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Federal Reserve Bank
OF DALLAS

Dallas, Texas, November 23,1942

To Directors and Executive Officers of All Member
Banks in the Eleventh Federal Reserve District:

The marked acceleration of the war effort is being reflected in a rapid increase in Govern­
ment expenditures. Treasury disbursements are now close to six billion dollars monthly and are
expected to rise to a higher level as our armed forces are expanded and as new war plants are
brought into full operation. The Director of the Federal Budget announced recently that war
expenditures alone would approximate seventy-eight billion dollars during the fiscal year ending
June 80, 1943. This figure emphasizes the magnitude of the task to be accomplished.
At the inception of the war program, policies were inaugurated for the purpose of raising
funds to finance the war, so far as possible, from non-inflationary sources. Taxes are being increased
to high levels and vigorous efforts are being made to sell Government securities to individuals,
to savings institutions, and to corporations with temporary idle funds. These efforts help to
prevent inflation by diverting a portion of the large consumer incomes from the market places and
by absorbing idle funds. Although substantial sums are being raised from taxes and sales of
securities to nonbank investors, the amounts should be greatly increased in view of the expansion
in consumer incomes, the rapid liquidation of consumer debts, and the diminishing supply of goods
available for civilian consumption.
The banks have aided greatly in the distribution of securities to nonbank investors, and an
even greater intensification of these efforts among their own customers and depositors might do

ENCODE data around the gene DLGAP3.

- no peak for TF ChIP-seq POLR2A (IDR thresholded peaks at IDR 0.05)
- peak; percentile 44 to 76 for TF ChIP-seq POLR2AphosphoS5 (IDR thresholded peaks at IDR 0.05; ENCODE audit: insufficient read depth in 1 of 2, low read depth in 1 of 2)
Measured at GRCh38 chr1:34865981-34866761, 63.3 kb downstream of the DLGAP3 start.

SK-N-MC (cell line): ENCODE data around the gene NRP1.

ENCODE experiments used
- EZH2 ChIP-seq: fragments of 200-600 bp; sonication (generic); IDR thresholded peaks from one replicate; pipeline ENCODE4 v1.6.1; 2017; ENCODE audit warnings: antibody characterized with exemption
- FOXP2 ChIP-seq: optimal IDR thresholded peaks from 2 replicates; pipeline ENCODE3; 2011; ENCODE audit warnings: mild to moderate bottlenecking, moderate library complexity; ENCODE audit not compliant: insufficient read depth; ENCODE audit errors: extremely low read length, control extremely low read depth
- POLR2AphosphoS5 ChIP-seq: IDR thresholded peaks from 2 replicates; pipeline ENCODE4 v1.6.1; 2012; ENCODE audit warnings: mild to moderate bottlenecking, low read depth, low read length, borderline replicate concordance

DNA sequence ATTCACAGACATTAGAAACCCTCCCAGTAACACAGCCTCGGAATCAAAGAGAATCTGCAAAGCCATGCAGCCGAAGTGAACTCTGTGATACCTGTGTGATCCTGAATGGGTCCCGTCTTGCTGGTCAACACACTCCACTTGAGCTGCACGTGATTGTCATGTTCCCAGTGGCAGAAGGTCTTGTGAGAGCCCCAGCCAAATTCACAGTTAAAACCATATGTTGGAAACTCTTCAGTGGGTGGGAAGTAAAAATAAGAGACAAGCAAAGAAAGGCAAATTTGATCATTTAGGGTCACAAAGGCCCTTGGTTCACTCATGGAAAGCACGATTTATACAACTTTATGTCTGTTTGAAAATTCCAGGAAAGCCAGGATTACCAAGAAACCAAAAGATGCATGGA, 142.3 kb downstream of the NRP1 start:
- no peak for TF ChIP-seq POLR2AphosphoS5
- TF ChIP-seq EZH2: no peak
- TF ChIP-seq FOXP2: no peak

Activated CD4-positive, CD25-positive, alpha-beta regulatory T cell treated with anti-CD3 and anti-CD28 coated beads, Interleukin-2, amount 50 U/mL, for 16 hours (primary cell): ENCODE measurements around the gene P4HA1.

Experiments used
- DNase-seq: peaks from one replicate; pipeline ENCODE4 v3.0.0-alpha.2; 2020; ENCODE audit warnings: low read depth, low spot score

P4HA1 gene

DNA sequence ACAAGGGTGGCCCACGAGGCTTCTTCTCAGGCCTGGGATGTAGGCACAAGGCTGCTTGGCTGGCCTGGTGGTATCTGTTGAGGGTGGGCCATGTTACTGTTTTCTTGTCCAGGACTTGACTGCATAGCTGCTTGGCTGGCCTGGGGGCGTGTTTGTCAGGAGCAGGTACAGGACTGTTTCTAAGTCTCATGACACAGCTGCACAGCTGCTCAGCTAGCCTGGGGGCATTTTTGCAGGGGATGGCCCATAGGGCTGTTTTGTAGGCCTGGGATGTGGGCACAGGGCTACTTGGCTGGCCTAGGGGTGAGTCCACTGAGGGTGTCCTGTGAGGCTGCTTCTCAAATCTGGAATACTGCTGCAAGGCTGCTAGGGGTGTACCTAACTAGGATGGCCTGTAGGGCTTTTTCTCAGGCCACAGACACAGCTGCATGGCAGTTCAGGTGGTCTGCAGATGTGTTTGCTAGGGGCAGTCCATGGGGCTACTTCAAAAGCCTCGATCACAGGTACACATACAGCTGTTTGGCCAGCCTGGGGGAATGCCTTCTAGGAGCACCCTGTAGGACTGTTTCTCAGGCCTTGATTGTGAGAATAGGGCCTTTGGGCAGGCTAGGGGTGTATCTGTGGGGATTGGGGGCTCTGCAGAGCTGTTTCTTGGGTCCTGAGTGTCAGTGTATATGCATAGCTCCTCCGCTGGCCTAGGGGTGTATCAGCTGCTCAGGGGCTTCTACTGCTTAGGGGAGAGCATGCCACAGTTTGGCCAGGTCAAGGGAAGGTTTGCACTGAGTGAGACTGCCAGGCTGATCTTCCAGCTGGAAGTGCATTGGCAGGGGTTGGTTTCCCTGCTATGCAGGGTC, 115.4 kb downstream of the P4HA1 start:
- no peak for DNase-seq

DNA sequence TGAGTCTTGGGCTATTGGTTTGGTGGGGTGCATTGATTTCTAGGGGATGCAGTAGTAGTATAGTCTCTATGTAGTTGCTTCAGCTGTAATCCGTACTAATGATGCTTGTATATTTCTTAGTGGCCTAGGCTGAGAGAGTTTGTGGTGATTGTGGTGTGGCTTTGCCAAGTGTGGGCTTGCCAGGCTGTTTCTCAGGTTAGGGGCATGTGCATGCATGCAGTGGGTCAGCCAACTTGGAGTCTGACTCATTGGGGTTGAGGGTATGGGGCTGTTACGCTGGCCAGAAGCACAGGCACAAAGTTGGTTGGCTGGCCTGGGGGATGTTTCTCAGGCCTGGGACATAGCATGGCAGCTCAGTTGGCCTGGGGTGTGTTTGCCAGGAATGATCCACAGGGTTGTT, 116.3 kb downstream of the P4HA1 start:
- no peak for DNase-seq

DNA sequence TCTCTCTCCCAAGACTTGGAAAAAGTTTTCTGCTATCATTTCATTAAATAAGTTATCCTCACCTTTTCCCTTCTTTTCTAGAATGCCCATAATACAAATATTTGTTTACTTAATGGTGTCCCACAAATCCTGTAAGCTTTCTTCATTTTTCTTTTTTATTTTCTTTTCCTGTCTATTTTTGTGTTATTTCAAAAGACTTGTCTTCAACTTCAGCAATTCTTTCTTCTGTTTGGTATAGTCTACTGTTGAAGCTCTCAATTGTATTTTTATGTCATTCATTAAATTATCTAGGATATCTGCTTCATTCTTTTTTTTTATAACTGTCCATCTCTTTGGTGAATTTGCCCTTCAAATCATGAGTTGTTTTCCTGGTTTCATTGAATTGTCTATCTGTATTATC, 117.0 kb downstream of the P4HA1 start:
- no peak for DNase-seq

much to channel additional idle funds into the war effort. It should be recognized that customer
deposits which are withdrawn for investment in Government securities return to banks as new
deposits as soon as they are disbursed by the Government. While such funds may not return to
the particular bank from which withdrawn, it should be pointed out that virtually all banks are
experiencing a rapid expansion in deposits as a result of war expenditures. That is particularly
true of banks in this district since, from available information, it appears that Government
expenditures for war purposes are exceeding the amounts being withdrawn from the district
through tax collections and sales of Government securities. It is reasonable to assume that those
who are deriving extensive benefits from war expenditures should purchase their fair and equitable
share of Government securities. Despite the sums being raised through taxation and sales of Gov­
ernment securities to nonbank investors, the gap between the volume of funds raised by those
means and total Government expenditures continues to widen; hence, it is apparent that the Treas­
ury must rely heavily upon commercial banks. There can be no question of the willingness of
banks to do their full share in financing the war effort, but it is important that each bank par­
ticipate in proportion to its available resources.
During the past decade, when bank reserves were expanding rapidly and the demand for
bank credit was limited, commercial banks in this country became accustomed to carrying large
balances with correspondents and to maintaining reserves with Federal Reserve banks greatly in
excess of requirements. Under those conditions, it was appropriate for banks generally to hold a
large volume of idle funds, but for obvious reasons that practice is no longer appropriate nor
desirable. Treasury financing is a vital part of the war effort and the banks have an opportunity
and a responsibility to do their share by making use of their available funds.
It is recognized that large scale purchases of Government securities by banks will absorb
excess reserves, but the banks can be assured that if they invest in Government securities they
will have the means of meeting demands on them for cash and for the maintenance of reserves
at the required level. In anticipation of probable developments, the Federal Reserve System, on
December 8, 1941, stated that it was prepared to use its powers to assure an ample supply of
funds at all times for financing the war effort. Several measures have been taken to maintain
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adequate reserves in commercial banks generally and to facilitate the making of adjustments in
reserve positions whenever necessary. These measures, include large purchases of Government
securities in the open market; the establishment of a fixed buying rate of % of 1 per cent for
Treasury bills at all Federal Reserve banks, with the option available to the seller to repurchase